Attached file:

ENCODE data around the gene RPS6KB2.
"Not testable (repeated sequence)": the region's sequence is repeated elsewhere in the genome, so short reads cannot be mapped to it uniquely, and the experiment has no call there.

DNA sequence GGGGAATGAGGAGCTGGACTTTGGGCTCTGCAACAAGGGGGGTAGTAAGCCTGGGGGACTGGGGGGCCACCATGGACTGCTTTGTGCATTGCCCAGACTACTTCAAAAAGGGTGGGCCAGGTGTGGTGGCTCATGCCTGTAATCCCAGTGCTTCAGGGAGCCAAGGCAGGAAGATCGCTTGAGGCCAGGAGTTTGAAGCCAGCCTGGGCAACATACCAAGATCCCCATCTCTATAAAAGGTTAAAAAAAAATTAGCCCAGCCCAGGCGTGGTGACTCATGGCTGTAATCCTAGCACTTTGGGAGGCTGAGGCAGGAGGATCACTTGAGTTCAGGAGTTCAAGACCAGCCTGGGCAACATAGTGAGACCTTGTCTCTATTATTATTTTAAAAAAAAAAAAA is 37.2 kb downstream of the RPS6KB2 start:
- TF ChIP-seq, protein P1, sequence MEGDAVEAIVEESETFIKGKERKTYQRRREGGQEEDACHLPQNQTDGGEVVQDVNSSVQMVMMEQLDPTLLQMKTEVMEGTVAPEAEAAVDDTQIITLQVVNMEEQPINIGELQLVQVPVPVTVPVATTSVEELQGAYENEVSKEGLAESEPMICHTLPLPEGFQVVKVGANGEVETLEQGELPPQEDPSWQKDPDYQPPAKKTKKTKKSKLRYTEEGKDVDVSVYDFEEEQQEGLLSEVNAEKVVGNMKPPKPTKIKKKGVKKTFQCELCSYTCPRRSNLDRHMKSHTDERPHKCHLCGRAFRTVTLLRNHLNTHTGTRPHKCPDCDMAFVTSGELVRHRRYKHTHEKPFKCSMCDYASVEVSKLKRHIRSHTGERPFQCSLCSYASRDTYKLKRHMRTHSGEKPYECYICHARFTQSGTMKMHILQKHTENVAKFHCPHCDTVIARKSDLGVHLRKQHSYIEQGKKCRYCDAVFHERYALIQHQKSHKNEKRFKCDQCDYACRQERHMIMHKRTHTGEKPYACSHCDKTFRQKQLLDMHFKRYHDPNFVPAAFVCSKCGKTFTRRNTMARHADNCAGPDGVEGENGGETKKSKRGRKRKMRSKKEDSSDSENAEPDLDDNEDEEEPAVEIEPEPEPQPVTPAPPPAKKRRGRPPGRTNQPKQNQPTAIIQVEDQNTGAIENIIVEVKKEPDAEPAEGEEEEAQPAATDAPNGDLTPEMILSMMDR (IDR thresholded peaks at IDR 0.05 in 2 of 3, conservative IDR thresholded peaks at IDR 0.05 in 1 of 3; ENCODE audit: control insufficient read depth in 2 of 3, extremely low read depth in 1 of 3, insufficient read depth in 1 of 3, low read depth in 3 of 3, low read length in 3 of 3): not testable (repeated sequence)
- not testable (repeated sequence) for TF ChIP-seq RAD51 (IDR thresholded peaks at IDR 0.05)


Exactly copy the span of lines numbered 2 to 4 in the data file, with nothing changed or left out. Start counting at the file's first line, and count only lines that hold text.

"Not testable (repeated sequence)": the region's sequence is repeated elsewhere in the genome, so short reads cannot be mapped to it uniquely, and the experiment has no call there.

DNA sequence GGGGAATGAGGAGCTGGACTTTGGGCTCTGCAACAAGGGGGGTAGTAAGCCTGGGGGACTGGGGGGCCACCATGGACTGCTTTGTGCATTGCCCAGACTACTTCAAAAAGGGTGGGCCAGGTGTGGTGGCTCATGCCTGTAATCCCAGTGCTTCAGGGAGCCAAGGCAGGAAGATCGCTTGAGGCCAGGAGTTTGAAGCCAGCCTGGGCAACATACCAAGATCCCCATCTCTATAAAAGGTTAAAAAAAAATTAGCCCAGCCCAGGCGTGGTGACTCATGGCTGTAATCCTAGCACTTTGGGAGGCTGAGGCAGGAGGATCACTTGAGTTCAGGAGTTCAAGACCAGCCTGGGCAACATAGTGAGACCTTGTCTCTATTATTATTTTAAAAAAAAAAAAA is 37.2 kb downstream of the RPS6KB2 start:
- TF ChIP-seq, protein P1, sequence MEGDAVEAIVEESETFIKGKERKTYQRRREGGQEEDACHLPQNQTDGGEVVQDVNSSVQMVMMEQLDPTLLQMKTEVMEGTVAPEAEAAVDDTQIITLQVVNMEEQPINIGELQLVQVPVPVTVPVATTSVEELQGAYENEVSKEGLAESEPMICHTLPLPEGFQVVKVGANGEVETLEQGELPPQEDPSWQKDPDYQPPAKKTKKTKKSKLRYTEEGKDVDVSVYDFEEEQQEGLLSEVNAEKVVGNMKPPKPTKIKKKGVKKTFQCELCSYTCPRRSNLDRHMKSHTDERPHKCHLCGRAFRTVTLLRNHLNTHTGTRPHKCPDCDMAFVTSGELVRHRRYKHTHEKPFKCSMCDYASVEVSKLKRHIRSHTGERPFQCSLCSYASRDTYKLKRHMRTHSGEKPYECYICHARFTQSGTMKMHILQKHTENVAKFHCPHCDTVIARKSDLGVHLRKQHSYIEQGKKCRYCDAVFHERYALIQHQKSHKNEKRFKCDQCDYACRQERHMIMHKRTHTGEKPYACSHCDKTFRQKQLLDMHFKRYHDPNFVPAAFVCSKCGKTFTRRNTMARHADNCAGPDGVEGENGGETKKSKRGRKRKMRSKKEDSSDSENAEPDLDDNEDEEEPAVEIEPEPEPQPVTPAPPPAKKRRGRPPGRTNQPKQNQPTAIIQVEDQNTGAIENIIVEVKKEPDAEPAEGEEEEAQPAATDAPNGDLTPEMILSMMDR (IDR thresholded peaks at IDR 0.05 in 2 of 3, conservative IDR thresholded peaks at IDR 0.05 in 1 of 3; ENCODE audit: control insufficient read depth in 2 of 3, extremely low read depth in 1 of 3, insufficient read depth in 1 of 3, low read depth in 3 of 3, low read length in 3 of 3): not testable (repeated sequence)